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Parent's Guide To Children's Teeth: Who, What, When And How

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We all wish kids came with a user manual; it would take out much of the improvisation that comes with parenting. But your kids are individuals, and as such, have their own needs. Luckily, when it comes to oral health, there are a few guidelines that simplify the process of teaching your little ones about tooth care.

You might wonder if your disciplinary methods are working, or how to instill common manners, but good oral hygiene can actually consist in this handy parent's guide to children's teeth:

Babies and Toddlers

Most babies start teething around six months of age, which is when oral health should be a priority. According to the American Dental Association (ADA), parents should start brushing their children's teeth as soon as those first pearly whites emerge. You can use a little toothpaste on a soft-bristled brush, but keep the amount to about the size of a grain of rice. If your baby balks at a strong mint flavour, try something with milder flavours that is fluoride-free for young, sensitive mouths.

Don't forget that your child should have their first dentist appointment by their first birthday.

Preschoolers

"I can do it myself!" might as well be the motto for preschoolers everywhere. As your once-toddler grows into a curious preschooler, it's the ideal time to encourage healthy oral habits. They may even look forward to brushing, so build on that enthusiasm: Let your child pick out a new toothbrush and a great-tasting toothpaste. Kids that take the lead are more likely to make daily brushing a personal habit.

Even though your preschooler might want to fly solo when it comes to brushing and flossing, you'll still need to supervise their technique and help ensure that the teeth are cleaned at least twice daily.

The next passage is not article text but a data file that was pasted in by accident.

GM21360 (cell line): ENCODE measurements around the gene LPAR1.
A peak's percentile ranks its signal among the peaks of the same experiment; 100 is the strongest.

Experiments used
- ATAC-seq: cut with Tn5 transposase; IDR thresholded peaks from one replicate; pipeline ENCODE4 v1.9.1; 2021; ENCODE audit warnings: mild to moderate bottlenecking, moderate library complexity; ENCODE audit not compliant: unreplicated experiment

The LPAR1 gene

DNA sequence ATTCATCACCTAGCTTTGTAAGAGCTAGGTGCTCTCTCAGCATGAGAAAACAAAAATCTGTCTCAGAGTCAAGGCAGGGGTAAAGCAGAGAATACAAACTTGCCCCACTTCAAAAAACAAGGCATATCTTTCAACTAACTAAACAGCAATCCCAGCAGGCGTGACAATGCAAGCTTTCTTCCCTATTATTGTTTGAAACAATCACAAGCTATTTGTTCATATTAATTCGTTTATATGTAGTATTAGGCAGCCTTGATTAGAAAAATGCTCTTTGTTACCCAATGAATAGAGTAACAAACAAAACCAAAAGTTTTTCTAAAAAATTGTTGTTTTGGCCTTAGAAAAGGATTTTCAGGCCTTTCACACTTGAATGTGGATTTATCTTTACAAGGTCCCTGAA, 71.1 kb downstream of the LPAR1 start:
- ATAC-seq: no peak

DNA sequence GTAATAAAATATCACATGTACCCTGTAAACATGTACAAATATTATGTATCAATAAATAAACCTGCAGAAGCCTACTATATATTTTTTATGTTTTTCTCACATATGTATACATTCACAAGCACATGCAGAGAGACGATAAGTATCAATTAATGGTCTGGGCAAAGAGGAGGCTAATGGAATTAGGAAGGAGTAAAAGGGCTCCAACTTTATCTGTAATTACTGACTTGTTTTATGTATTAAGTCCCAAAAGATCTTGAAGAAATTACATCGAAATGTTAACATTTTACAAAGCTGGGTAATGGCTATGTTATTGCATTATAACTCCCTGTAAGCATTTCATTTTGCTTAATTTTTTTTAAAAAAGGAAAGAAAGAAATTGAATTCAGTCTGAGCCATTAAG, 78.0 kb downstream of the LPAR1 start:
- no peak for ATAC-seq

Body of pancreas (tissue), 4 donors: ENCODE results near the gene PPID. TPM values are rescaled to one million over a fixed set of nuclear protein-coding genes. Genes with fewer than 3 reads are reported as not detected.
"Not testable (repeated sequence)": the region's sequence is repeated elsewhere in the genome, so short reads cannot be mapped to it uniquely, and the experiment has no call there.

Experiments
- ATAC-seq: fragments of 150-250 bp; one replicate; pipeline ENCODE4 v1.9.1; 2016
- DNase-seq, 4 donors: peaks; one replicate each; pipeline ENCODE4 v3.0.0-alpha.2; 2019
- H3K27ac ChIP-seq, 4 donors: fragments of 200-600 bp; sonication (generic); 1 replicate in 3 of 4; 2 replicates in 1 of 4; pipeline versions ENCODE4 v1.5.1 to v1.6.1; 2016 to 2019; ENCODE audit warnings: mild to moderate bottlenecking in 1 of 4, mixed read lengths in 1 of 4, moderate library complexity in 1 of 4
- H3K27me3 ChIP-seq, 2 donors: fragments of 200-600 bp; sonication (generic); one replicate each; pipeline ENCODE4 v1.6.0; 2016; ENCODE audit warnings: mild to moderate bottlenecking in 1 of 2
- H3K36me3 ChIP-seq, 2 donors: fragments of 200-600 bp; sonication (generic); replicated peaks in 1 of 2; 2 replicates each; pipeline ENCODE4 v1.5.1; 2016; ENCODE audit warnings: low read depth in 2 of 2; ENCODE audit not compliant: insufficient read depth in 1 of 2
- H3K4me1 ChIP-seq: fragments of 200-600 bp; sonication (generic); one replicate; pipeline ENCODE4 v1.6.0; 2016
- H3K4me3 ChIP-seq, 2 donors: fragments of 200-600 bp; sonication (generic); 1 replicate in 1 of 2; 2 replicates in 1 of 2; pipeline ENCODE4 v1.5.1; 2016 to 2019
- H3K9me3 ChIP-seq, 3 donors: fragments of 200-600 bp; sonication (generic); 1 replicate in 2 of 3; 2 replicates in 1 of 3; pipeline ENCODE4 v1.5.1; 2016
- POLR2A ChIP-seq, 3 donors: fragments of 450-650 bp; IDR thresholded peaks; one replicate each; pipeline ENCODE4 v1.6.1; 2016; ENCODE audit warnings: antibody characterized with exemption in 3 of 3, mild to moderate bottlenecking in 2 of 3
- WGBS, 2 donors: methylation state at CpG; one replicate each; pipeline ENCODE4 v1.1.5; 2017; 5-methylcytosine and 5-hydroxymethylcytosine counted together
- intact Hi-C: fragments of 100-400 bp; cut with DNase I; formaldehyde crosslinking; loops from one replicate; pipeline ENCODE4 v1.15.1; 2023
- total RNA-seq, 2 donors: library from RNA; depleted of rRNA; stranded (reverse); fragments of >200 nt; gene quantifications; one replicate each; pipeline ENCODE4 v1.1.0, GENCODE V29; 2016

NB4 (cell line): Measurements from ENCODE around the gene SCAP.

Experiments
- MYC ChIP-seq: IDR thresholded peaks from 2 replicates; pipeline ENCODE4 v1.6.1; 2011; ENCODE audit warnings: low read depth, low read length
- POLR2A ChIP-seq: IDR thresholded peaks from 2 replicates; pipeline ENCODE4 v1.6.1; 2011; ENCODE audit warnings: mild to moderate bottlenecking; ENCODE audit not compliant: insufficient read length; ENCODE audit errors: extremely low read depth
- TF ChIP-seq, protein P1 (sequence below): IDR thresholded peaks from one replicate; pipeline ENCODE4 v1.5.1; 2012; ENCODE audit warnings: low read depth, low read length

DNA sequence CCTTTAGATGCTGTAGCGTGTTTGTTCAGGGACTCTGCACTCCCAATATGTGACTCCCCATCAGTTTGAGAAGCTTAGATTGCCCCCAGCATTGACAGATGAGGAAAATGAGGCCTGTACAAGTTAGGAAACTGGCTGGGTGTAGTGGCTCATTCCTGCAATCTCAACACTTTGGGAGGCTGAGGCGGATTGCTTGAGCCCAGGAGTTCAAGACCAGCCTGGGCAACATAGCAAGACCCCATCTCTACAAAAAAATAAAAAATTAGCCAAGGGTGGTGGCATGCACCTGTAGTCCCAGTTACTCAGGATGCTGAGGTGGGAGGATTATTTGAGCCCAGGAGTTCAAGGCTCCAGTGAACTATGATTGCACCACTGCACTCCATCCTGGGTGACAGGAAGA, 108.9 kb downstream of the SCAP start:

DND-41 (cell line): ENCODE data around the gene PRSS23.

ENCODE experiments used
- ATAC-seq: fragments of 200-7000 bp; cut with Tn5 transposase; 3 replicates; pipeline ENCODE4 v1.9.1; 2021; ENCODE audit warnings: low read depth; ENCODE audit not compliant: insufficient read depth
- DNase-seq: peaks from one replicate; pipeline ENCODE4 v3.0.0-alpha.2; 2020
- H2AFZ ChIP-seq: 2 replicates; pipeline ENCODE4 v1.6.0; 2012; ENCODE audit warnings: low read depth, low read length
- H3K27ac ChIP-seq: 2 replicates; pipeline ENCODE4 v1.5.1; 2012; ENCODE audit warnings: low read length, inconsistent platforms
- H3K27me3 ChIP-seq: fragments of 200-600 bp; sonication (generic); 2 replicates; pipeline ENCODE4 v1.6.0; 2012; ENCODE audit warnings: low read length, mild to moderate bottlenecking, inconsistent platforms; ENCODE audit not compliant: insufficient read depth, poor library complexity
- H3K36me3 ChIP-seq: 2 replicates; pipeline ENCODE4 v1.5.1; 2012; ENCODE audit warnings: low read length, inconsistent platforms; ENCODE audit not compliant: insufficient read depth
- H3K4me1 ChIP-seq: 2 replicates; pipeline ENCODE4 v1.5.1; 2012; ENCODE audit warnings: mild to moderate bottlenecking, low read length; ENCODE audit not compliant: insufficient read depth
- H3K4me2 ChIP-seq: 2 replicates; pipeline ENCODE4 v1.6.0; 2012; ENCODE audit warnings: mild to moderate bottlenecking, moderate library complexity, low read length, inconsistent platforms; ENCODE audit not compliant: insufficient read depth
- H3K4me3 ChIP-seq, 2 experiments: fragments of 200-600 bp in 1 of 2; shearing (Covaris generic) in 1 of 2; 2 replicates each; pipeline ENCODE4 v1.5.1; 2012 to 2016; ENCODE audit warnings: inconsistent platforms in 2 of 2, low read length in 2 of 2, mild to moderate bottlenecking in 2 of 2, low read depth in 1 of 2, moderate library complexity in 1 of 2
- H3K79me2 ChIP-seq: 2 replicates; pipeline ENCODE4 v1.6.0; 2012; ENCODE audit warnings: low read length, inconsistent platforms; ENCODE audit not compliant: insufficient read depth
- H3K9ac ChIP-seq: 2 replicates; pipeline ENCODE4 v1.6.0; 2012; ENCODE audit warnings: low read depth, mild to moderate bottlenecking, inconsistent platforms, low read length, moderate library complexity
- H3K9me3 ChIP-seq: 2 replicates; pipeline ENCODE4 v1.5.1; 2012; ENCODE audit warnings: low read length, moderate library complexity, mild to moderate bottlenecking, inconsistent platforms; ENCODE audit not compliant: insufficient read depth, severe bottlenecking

Elementary-Aged

Between catching the school bus, homework and soccer practice, your primary school-aged child might have a tight schedule. Two things can result in poor oral health during these crucial years: forgetting to brush and indulging in sugary treats. Help out by setting a timer or alarm to keep your child on top of these things.

Kids at this age also start losing their primary teeth – usually between the ages of five and seven. But just because these teeth are on their way out doesn't mean kids can eat with impunity. Make a habit of offering healthier options and limiting sugary sodas, juices and candy as well, as suggested by the ADA. A reusable water bottle can help remind kids to stay hydrated – encouraging saliva production – whereas treats like trail mix or sliced veggies make for a nice lunch side dish or after-school snack. The occasional sweet won't hurt, but they should be balanced with healthy foods to ensure the adult teeth develop properly.

Slip a peso under their pillow from the Tooth Fairy, but don't forget to schedule regular checkups with your dentist to detect any complications during this process.

Teenagers

Smart, moody and fun, your teenager might raise an eyebrow to your oral health advocacy. Instead, approach it from a self-image angle: It's important to brush and floss to look your best. Nonetheless, don't be surprised if your teen sleeps in and then races out the door without even looking at their toothbrush. You can help, of course: Arranging for regular dental checkups can help remind your teen to keep brushing, and offering a few disposable on-the-go toothbrushes to your teens allows them to stay clean between lunch and play rehearsal.

The teenage years are also a great time to discuss orthodontia for a straighter and more confident smile entering adulthood. From traditional brackets to plastic liners, an orthodontist can design a treatment plan that puts your teen on a path to aligned teeth by graduation. Ask your dentist for a recommendation.

Naturally, your kids' needs depend on their personal health and age, but a parent's guide to children's teeth can keep you informed on what to expect over time.